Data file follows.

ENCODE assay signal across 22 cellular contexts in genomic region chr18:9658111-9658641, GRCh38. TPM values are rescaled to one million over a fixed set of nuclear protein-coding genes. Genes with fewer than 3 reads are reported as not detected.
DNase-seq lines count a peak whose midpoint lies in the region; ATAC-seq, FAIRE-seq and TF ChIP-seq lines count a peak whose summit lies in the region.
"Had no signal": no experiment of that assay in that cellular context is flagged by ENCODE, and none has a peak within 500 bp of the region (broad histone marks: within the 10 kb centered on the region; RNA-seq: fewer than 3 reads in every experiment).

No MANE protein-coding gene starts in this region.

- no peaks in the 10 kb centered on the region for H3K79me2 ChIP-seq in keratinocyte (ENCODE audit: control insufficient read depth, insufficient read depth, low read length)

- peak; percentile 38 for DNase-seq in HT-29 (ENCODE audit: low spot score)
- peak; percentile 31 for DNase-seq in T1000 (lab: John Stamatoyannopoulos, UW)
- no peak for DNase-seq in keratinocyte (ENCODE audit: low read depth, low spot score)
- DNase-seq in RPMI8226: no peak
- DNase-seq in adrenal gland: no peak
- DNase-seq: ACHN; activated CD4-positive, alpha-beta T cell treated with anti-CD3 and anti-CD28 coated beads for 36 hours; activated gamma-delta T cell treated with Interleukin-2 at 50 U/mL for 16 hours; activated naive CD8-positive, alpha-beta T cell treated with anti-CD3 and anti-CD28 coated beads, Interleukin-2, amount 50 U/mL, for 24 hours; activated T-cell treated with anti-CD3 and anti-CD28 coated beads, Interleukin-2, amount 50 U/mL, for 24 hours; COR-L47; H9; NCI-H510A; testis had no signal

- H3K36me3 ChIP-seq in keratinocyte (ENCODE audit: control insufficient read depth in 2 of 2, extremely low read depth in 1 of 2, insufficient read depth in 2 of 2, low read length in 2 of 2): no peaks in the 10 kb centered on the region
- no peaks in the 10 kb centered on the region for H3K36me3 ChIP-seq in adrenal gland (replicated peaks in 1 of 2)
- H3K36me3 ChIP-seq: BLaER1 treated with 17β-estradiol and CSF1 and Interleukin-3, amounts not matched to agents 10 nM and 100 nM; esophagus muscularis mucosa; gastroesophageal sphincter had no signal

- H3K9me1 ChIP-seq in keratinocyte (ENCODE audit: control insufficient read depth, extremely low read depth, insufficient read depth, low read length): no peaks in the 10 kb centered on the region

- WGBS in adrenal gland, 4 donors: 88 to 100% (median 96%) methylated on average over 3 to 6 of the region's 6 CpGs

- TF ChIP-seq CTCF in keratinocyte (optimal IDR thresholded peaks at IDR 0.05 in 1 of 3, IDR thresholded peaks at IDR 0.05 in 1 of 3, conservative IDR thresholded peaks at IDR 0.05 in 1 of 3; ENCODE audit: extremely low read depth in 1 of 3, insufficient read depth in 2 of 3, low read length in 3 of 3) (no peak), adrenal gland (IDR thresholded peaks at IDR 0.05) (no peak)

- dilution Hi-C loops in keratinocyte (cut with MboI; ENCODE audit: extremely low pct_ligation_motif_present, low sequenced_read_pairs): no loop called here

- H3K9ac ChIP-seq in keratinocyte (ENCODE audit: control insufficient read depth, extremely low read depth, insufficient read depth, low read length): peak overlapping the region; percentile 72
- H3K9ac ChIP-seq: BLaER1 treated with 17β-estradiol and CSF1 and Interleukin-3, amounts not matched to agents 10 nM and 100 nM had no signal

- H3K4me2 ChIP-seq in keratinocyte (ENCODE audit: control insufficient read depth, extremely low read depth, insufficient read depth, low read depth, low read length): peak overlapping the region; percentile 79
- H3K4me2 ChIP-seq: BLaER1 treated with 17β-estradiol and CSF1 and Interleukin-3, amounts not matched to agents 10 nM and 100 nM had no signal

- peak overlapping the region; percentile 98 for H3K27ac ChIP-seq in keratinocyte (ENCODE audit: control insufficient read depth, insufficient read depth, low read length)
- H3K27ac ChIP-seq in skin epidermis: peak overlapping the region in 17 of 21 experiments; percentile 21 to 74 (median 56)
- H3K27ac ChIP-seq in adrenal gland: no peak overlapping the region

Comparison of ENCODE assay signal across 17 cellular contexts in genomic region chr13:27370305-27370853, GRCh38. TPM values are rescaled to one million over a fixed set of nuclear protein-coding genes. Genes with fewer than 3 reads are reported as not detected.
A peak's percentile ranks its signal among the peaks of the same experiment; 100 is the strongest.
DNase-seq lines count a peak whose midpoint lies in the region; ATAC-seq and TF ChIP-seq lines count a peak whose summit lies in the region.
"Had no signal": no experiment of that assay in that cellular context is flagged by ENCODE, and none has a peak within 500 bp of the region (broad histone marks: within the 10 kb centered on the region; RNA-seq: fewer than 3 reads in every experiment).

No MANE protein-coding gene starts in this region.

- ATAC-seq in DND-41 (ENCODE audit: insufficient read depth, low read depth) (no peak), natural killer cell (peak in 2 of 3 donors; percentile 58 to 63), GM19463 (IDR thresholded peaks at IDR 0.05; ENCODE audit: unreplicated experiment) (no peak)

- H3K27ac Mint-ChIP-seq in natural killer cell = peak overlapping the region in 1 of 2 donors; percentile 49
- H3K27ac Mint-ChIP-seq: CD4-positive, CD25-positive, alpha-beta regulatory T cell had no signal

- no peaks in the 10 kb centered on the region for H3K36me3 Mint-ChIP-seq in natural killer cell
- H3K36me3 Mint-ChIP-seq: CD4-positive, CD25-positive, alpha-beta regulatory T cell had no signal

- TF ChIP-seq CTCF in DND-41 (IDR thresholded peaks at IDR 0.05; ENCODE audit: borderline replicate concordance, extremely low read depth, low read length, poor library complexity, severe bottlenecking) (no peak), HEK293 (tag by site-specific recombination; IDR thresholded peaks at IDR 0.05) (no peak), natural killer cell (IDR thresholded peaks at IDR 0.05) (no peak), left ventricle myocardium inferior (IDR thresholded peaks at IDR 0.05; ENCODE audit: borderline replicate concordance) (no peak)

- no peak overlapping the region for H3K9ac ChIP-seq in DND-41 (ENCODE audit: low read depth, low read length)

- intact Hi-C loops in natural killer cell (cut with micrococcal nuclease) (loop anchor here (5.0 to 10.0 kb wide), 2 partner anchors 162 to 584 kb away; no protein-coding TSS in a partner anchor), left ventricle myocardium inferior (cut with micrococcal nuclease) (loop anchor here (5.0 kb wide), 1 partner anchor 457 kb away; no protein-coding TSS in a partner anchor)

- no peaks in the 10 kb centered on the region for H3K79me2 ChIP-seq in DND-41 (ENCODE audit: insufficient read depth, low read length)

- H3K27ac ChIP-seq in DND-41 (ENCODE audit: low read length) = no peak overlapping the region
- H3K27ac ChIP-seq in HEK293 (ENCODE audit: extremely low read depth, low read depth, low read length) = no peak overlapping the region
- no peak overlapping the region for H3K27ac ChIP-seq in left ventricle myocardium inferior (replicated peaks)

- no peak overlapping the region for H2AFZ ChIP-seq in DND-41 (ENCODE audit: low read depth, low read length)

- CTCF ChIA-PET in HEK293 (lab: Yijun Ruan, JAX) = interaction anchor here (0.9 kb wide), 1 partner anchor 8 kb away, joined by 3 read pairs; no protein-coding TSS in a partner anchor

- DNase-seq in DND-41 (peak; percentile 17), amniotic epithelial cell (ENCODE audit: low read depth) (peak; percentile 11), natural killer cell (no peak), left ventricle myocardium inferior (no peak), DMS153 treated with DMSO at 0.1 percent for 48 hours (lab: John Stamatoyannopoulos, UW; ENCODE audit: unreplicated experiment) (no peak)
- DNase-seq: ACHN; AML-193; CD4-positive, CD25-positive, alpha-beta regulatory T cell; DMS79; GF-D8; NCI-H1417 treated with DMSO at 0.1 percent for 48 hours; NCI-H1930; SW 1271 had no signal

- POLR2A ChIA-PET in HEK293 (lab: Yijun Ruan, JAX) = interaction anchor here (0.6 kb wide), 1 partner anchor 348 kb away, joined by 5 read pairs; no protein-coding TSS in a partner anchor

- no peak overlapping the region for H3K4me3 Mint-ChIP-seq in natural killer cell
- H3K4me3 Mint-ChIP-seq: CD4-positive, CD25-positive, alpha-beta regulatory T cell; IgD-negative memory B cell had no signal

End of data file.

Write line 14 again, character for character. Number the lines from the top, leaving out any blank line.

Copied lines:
- H3K36me3 ChIP-seq: BLaER1 treated with 17β-estradiol and CSF1 and Interleukin-3, amounts not matched to agents 10 nM and 100 nM; esophagus muscularis mucosa; gastroesophageal sphincter had no signal